A pioneer: Art Reeves honored by SDQHA | TSLN.com

A pioneer: Art Reeves honored by SDQHA

Arthur Reeves left home in 1925 when he was but 12 years old and went to work for Clyde Miller on his ranch in Texas. By 1934 he was "working interest" for Ray Brownfield, not drawing wages but running the ranch and working to run his own cattle on the place. Brownfield retired in 1940 and gave Arthur the gift of 63 Thoroughbred mares. Arthur bought one Thoroughbred stallion, Furtidy, from Brownfield. Shortly after, Arthur moved his family to Trinidad, Colorado where he ranched and trained racehorses for several years.

"He came to South Dakota with two guys that were judges for the AQHA and he called back and said there was more grass in the borrow ditch than we had on our whole ranch in Colorado," says his surviving son, Gene Reeves. "So he leased an outfit and we put the mares on a train with a jockey that worked for us."

In 1949 Arthur unloaded his mares at Midland, South Dakota and trailed them almost 90 miles to his new ranch, north of Dupree. For over 50 years until his passing in 2004, Arthur bred registered Quarter Horses in South Dakota and was honored by the South Dakota Quarter Horse Association last January for doing so.

"He had a good reputation with horses," says Reeves. "I never realized this, but they say there are 17 breeders who have his bloodlines in their programs."

“He had a good reputation with horses. I never realized this, but they say there are 17 breeders who have his bloodlines in their programs.” Gene Reeves, Arthur Reeves’ son

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Arthur was instrumental in the founding of the National Quarter Horse Breeders Association and was named a director of the new group. Later, when the American Quarter Horse Association absorbed the NQHBA, the 63 Thoroughbred mares that Arthur got from Brownfield were transferred into the new association on a temporary basis, on the condition that they each threw three colts that passed AQHA inspection before they could become permanent. He bred the mares to Harmon King, a Quarter Horse stallion by Harmon Baker Jr and of course, the mares eventually became officially registered in the AQHA database.

"He was uncanny that way," says Reeves of his father. "He could damn near tell you what that colt was going to be before it was born."

During drought years, he went south to buy a truck load of mares, all the while, Gene thought his father had gone crazy. The mares he bought were thin and poor, but Arthur could look at a thin horse and tell you what it was going to be when it got fat. He could look at a mare and a stud and say what the colt would turn out to be as well.

He was also a walking history book when it came to American Quarter Horse pedigrees. He could rattle off the pedigree and ownership of any horse, in part because he had seen most of the old foundation horses and competed against them when he was young. He owned a complete collection of the American Quarter Horse Journal, and Gene laughs that it was probably the only book he read all the way through.

While working for Clyde Miller in Texas, Arthur attended a horse sale in Lubbock with his boss. Miller was looking at a young stallion that was consigned to the sale that day, but there was another horse not in the sale, that caught Arthur's eye. That horse was Bartender. Miller bought the sorrel stallion and it wasn't long before Arthur owned one of Bartender's greatest sons, Bar Nothing Springer.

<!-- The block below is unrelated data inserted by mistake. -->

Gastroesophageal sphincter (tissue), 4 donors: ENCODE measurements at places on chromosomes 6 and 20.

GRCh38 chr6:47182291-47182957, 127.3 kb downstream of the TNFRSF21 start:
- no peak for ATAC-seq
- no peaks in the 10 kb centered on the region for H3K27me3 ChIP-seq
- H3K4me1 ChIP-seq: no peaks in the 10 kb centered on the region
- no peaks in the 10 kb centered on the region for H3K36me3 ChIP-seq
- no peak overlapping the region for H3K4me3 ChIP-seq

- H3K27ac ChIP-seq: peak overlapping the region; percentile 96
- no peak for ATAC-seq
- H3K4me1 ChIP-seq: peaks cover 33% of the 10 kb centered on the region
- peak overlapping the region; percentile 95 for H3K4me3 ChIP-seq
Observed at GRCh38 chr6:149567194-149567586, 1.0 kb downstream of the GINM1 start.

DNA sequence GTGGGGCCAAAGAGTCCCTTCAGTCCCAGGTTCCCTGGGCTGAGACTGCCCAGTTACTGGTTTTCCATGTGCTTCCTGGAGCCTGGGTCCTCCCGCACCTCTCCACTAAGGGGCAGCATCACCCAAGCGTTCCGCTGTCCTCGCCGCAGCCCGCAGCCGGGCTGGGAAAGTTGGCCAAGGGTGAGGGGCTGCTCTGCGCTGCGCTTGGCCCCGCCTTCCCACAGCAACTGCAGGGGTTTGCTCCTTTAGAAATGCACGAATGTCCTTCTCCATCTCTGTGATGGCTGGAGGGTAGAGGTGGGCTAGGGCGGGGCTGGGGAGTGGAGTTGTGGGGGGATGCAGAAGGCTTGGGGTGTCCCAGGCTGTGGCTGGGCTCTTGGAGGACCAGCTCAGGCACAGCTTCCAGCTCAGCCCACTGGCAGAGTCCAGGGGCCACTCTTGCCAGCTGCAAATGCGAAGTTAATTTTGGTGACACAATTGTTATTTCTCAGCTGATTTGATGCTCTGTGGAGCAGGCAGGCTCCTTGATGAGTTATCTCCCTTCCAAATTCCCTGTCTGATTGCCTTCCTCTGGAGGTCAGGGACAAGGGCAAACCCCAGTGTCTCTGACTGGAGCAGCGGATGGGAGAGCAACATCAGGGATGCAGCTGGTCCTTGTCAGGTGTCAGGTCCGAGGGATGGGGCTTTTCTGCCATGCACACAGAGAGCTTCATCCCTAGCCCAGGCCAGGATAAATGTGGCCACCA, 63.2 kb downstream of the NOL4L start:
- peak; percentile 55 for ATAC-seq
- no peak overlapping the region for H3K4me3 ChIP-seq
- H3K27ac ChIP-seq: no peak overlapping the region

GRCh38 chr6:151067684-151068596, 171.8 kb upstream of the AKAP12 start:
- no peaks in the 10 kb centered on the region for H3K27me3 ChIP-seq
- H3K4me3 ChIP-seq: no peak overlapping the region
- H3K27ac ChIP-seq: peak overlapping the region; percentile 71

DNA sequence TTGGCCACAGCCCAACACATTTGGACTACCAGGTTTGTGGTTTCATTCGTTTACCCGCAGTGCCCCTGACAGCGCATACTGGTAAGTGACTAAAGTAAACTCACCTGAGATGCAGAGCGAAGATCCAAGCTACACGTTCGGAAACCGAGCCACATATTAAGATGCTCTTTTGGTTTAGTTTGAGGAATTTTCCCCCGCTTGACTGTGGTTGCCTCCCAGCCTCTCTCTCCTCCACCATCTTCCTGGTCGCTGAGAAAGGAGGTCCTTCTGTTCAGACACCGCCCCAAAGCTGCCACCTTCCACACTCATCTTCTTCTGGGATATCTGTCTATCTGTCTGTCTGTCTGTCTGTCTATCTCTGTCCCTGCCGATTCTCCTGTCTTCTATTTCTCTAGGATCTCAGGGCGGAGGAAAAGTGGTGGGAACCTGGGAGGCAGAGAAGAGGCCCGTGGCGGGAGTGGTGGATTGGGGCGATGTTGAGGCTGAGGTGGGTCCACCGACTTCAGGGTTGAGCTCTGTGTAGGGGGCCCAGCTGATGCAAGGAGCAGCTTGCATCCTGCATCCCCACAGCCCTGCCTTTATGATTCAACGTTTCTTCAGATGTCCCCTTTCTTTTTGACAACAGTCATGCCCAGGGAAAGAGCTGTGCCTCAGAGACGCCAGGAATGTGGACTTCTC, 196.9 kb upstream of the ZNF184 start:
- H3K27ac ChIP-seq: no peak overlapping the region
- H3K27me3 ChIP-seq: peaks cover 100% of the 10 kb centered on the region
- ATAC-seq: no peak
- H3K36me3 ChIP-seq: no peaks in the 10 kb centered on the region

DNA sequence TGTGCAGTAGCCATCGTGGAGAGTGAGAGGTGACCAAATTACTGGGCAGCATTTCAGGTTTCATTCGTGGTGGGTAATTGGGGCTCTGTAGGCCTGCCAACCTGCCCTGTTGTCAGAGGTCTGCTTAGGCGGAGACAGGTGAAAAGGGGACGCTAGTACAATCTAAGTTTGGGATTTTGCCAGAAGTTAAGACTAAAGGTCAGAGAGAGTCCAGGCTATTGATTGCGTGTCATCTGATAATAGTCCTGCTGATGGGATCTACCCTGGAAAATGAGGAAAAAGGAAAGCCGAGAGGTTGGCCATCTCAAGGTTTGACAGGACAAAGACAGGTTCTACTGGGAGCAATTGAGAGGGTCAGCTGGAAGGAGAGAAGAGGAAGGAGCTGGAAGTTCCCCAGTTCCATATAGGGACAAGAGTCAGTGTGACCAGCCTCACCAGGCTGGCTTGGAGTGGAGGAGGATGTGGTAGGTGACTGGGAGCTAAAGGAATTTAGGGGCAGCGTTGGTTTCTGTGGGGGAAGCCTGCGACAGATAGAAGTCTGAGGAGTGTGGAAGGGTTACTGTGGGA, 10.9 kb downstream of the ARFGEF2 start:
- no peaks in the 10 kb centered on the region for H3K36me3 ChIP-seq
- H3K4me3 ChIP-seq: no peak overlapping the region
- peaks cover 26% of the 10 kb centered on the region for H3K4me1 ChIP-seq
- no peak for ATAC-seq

"They bred three mares to Bartender and dad had rode all three mares so he knew which colt to pick," says Reeves.

Bar Nothing Springer is remembered as being one of the first sons of Bartender to establish his own reputation as a sire. Then came Tom Baker by Little Tom B by the well-known foundation Quarter Horse sire, King, and Roan Bar by Bar Nothing Springer. From then on, Arthur never strayed from Tom Baker and Roan Bar's bloodlines.

On average, Arthur registered around 50 colts per year. Some years he would be up to nearly 80, and some years down to about 20. His numbers often fluctuated so much because more than once, someone would buy a colt and come back wanting to buy it's mother.

Every colt that was born on Reeves' ranch was started to the point that Arthur could see what they were going to make, especially the fillies. He would then take the top end of his fillies and put them in his broodmare bunch.

"I remember when I was a kid I damn near hated going near the corral because I knew I would get put on a yearling or a 2-year-old," says Reeves. "But every horse got rode. It might take but two weeks, but he knew what they were going to be from that. We had to break every filly colt and if she didn't turn, if she wasn't up to his specifications, she went down the road."

Because of his ability to know what his crosses would produce, Arthur succeeded in linebreeding his horses. When he chose to keep a colt for a stud prospect, it had to be something outstanding.

"He didn't keep them only on bloodlines," says Reeves. "If he kept one for a stud, he had to have a good disposition, be free traveling, have some speed and be damn near a show horse, but more of a running type with a lot of muscle."

Arthur received the AQHA Legacy Award in 1998 and was the 2001 Horseman of the Year from the South Dakota Horse Council. Shortly before his passing he sold most of his broodmares to his son but he remained in the horse breeding business with 25 mares and some studs until the very end.

"We've stayed with the same type of program that he was running," says Reeves of his own horse breeding program, built mostly of stock that goes back to his father's foundation bloodlines. "When you grow up around it all the time, you don't think nothing about it, but when I look back now, I wish to hell I had paid more attention. If I had listened to him, I'd be in a hell of a lot better shape today as far as horses go and anything else."